How To Care For Outdoor Wicker Furniture

Contrary to popular opinion, the description 'wicker' doesn't' actually refer to any one particular material: it's the name of a specific weaving technique, and wicker furniture can therefore be made out of anything that is both pliable and tough enough to be woven in that way and hold shape. This means that wicker furniture designed to be used and kept outdoors can be made of much hardier stuff than indoor wicker furniture and has a far longer lifespan than you might suspect. Like anything, though, wicker patio furniture can always use a little TLC—so here's how to care for it properly and ensure that it will have a long, happy, useful life on your patio.

Keep the weave itself as clean as you can.

The number one most likely problem that wicker furniture develops over time when it's kept outdoors is that mildew and mould form inside the crevices of the weave, between the strands. This winds up turning into a much bigger problem and can in time destroy the furniture. Thankfully, it's pretty easy to keep this from happening.

First off, you need to keep the furniture as dry as you can; keep it under some shelter or buy covers to throw over it when it isn't in use. Secondly, you should brush it down quite regularly to get dirt, dust and organic material from out of the crevices and ensure the furniture is as clean as it can be. You can also vacuum wicker furniture to get this done quickly and easily, but hosing it down is usually a bad idea.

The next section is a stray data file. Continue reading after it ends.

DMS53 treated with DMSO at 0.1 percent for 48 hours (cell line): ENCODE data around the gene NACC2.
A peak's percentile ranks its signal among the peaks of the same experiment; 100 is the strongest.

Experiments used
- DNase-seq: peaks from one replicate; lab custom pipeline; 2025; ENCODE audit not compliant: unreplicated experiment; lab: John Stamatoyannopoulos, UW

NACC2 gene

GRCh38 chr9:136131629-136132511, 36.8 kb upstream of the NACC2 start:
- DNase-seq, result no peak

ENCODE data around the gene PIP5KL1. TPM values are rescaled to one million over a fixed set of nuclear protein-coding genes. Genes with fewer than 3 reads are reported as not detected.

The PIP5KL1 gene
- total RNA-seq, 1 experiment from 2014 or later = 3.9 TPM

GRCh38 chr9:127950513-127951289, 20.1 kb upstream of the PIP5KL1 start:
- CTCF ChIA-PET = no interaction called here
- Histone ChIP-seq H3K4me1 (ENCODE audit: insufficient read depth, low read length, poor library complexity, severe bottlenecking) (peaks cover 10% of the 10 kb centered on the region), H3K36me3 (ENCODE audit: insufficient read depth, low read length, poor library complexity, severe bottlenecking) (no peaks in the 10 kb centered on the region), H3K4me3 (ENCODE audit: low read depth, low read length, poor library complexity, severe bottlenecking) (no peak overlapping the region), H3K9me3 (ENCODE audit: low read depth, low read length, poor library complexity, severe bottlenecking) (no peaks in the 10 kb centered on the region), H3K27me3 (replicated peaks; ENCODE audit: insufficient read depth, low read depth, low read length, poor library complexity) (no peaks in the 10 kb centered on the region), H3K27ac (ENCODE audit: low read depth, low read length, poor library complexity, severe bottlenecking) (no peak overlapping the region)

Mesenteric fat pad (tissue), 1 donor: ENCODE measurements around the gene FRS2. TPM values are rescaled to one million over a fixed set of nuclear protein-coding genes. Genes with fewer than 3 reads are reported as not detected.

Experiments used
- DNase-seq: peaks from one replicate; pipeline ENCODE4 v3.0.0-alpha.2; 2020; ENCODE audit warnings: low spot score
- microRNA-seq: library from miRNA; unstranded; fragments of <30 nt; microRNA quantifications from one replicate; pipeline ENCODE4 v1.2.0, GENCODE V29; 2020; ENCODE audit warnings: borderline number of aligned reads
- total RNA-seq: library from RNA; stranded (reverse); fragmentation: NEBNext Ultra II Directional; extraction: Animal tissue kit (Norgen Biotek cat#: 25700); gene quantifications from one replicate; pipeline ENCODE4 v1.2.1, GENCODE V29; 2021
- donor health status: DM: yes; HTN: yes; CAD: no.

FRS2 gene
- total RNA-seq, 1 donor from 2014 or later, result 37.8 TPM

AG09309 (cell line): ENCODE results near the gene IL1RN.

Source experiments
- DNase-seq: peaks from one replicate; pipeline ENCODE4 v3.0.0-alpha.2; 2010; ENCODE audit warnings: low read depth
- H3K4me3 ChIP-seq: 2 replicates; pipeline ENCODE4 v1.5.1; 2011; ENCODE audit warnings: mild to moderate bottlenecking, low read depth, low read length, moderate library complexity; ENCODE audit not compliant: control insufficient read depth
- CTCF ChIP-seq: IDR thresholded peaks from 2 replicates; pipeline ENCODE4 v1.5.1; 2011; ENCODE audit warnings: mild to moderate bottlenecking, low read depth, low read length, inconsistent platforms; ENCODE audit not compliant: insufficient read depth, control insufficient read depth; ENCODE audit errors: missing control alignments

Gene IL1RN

Try to maintain the regularity of the weave.

Wicker relies on maintaining a certain tension between the strands, and when those strands are out of place that tension is thrown off—which is how a small hole in a wicker item can quickly turn into a bigger problem with the structural integrity of the entire thing. You can keep this from happening to your own wicker simply by ensuring that the weave stays as regular as possible: if you should notice that individual strands have slipped out of place, you can simply use your fingers to move them back again before anything develops into a larger problem.

Let your wicker recover before putting it under strain.

Very hot weather can cause wicker to become a little more elastic and very cold weather can cause it to stiffen up, so it might be a good idea to keep it in an area of the garden that's mostly shaded in summer and let it warm up a little before using it again after a frozen spell. While these habits are both desirable, however, they're not really essential—wicker is pretty hardy stuff, and it will most likely survive the experience if you choose not to do this.

The one thing you do need to be careful about is moisture. It's important that you don't sit on or put pressure on wicker furniture while it's wet: this will cause it to sag and warp, which will in turn mess up the structural integrity of the weave and cause your furniture to begin to come apart. Make sure you either move your furniture under shelter when it rains or avoid using it till it's thoroughly dried out following a damp spell.